the “Smallest House Known to Man”


I embarked on an investigation of my personal history using an archaeological approach. I recreated the first house I lived in Winnipeg circa 1974. At the time, I called this little house, ‘The Smallest House Known To Man’. It was a cottage on the banks of the Red River with few amenities, like the houses in which many people begin their adult lives. Here, I made art, ran a business, had a child, became part of a community, matured and enjoyed a wonderful sense of freedom and exploration.

The two words associated with this cottage, ‘house’ and ‘home’ certainly elicit powerful emotional responses. A ‘house’ creates an envelope around the soul to create a ‘home’. Artists from every era have been inspired by the architecture of ‘houses’ and the subject of ‘home’.

Initially, I wanted to make the exterior of the house just as I remembered it and in life-size. However, I thought I should work my way up from very small to full size, to get an idea of scale, materials, size, and process. All I had to go by was a few small photographs and my memory. I started by making relief stencils of the exterior walls to the exact proportions of the original walls of the house as I remembered them, with all the exterior features added. I made stencils of the exterior walls in 6 sizes from .25cm:1 ft, .25 in:1ft, .5in:1ft, 1in:1ft, 1.5in:1ft, 2in:1ft. These stencils were cast with wood pulp donated from Canadian Forest Products Ltd.

The papermaking process of overlapping screens left a subtle grid formation on each finished house piece, which is reminiscent of an archaeological dig or prairie landscape. Each complete house has 9 exterior walls. The house pieces were assembled without interior walls or roofs, creating houses that have a solid, grounded presence. (See photos 6 and 7)I loved the sensuous quality of each house piece before it was manipulated to build the model house—smooth on the inside, rough on the outside. Preserving these essential characteristics became an important part of my process. I successfully captured the organic quality of the individual house pieces without losing the identity of the original house by hanging each house piece in the conformation of the original house. Hanging the house pieces on invisible threads effectively emphasized their delicacy and fragility.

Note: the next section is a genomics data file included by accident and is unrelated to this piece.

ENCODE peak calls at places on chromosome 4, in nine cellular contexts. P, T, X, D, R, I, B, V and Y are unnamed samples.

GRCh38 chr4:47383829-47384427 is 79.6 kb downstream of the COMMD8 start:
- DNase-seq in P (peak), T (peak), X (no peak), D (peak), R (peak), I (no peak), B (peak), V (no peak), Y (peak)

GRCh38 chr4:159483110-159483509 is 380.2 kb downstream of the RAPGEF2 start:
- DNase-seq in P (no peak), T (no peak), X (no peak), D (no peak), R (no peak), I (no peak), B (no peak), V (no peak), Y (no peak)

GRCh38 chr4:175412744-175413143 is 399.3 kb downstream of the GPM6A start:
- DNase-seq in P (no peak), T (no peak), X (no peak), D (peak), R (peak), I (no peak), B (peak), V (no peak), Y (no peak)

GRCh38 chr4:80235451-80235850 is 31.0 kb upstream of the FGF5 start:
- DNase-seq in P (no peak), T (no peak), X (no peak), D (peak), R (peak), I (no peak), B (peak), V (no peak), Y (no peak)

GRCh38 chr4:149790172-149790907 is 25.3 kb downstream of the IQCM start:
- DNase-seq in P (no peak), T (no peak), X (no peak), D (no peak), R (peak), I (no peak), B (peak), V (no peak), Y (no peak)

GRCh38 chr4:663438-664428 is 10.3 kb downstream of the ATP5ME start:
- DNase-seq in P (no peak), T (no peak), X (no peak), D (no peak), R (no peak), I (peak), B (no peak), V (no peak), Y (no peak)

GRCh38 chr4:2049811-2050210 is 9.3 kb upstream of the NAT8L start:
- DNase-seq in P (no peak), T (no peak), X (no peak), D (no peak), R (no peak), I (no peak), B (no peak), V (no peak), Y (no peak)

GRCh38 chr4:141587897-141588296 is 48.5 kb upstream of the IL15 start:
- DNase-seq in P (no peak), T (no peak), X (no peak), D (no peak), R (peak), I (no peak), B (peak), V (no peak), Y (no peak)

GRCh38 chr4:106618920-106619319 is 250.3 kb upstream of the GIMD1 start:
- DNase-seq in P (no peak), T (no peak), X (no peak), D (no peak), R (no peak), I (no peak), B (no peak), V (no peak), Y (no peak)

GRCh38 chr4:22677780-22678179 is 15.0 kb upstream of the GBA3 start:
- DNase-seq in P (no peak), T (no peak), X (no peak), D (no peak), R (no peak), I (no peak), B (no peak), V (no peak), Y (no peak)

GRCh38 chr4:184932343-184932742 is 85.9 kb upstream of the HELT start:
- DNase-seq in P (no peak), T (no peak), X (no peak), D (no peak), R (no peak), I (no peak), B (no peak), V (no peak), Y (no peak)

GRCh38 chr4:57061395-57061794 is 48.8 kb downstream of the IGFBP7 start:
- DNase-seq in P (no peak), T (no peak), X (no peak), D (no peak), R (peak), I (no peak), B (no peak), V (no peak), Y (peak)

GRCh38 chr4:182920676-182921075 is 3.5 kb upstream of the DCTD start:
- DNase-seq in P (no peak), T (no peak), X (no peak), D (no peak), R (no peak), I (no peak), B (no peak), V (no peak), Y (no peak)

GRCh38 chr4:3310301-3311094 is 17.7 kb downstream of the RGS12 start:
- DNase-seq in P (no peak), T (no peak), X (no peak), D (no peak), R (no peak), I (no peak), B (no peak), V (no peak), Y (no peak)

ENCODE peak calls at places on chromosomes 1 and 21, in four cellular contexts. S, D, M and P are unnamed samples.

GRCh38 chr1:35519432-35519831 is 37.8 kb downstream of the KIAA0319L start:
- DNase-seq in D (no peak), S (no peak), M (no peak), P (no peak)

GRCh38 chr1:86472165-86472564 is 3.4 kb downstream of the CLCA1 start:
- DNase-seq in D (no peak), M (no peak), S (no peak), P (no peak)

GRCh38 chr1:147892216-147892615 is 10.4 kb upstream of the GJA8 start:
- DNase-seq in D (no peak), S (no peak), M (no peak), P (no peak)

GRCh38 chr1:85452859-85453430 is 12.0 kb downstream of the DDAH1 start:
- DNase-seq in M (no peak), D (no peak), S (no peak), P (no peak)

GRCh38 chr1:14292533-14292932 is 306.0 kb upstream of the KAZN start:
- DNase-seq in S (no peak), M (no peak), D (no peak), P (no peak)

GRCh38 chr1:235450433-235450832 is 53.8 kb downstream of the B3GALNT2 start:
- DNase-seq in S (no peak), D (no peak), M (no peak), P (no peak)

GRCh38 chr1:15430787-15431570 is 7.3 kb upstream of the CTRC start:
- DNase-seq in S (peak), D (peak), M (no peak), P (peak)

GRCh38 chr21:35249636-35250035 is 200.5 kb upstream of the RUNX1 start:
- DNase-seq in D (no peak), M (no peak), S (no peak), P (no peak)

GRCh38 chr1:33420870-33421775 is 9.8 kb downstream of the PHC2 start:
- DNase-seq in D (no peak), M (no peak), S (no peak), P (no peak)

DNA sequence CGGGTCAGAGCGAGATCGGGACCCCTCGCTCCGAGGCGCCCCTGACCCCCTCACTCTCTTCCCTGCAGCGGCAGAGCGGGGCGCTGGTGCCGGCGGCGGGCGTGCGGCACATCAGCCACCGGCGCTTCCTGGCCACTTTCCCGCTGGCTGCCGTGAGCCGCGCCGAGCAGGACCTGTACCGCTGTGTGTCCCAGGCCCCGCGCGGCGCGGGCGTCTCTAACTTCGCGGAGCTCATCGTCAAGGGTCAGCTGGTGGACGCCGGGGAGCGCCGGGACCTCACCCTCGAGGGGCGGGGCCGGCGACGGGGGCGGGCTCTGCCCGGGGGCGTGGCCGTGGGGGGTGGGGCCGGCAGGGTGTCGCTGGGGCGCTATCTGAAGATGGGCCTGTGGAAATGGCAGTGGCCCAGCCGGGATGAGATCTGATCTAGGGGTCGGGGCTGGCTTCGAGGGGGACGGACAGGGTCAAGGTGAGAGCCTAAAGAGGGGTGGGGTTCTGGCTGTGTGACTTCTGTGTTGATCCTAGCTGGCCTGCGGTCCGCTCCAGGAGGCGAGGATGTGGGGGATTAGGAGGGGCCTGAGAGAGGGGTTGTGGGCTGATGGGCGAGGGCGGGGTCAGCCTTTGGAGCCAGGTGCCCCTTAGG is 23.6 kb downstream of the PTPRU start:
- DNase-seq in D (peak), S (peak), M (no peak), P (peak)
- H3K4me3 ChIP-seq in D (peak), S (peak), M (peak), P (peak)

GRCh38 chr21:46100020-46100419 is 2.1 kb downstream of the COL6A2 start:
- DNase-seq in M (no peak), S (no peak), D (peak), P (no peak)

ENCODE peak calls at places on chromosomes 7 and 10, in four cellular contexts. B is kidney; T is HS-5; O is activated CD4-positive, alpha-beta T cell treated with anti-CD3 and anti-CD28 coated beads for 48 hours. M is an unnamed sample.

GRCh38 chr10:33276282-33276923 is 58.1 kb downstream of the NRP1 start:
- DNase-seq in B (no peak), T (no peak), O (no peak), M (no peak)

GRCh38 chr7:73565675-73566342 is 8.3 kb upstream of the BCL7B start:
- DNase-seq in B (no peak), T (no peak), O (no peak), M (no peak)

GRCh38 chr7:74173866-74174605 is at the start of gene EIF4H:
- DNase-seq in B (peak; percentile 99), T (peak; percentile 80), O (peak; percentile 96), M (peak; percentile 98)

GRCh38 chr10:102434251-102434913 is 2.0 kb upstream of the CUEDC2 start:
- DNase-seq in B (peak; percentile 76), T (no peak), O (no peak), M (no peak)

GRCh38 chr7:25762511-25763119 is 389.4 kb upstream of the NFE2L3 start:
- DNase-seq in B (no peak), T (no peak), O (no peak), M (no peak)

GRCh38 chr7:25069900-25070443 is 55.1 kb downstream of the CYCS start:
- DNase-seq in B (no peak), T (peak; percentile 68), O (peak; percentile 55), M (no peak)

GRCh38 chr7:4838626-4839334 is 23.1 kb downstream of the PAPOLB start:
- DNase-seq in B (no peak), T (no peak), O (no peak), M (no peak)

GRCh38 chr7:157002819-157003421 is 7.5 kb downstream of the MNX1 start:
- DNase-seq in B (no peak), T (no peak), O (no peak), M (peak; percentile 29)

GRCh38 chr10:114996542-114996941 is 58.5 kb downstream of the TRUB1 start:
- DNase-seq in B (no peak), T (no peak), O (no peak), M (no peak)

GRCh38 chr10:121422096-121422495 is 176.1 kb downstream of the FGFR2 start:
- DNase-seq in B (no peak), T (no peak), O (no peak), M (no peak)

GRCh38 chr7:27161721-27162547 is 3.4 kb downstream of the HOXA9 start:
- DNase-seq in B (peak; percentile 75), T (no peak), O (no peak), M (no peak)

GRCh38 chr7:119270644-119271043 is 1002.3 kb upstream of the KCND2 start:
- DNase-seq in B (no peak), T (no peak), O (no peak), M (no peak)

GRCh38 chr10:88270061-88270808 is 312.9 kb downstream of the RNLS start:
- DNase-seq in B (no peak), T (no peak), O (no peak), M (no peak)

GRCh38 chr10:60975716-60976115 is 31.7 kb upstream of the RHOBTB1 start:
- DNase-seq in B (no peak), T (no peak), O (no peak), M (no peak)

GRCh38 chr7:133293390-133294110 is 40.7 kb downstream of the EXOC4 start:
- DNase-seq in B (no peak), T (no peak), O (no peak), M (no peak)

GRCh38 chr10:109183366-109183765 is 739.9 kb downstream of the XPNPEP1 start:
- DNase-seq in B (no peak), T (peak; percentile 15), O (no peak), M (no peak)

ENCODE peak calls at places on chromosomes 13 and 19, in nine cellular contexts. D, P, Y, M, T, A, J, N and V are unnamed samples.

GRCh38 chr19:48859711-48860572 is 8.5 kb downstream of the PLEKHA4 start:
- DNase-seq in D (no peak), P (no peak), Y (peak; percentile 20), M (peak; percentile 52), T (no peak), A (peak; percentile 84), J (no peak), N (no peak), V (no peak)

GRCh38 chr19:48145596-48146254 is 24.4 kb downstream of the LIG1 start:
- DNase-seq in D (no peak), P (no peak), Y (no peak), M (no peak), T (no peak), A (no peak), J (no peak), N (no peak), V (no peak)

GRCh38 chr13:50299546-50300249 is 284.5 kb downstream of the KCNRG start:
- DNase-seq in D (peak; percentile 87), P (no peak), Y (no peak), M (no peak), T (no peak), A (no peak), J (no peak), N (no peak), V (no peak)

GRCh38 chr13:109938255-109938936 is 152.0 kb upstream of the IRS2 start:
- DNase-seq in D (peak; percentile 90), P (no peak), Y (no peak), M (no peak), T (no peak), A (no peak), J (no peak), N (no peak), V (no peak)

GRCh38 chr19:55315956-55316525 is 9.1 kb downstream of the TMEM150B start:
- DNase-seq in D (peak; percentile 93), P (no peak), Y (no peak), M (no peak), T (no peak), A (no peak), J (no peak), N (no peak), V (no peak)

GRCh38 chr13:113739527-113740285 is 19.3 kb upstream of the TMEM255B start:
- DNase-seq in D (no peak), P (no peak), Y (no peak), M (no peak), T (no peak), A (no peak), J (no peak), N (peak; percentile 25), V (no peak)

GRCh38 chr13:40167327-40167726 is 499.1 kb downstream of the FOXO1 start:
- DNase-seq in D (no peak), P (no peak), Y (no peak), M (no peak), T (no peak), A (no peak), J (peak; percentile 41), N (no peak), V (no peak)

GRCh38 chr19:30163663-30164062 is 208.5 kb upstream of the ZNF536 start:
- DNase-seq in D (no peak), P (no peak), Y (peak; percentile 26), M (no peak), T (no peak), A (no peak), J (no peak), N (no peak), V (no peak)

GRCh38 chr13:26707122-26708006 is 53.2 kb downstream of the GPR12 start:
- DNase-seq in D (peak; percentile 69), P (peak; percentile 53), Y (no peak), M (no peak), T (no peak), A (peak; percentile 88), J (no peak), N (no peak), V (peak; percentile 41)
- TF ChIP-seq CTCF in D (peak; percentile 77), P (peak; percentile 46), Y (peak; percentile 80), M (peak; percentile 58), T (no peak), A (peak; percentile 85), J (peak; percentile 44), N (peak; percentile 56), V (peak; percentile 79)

An exhibition, “Home Making” at Two Rivers Gallery focused on the memories of the Smallest House and the ultimate destruction of the house and its memories as it became part of the environment and the landscape again.

After completing the exterior of the house, I began the interior focusing on the kitchen using full  scale appliances, furniture and kitchen accessories to cast the objects from paper pulp.

Two exhibitions resulted from the house explorations:  Home Making, Broken Paths  and videos:  Homemaking, floating, and Return to Sender

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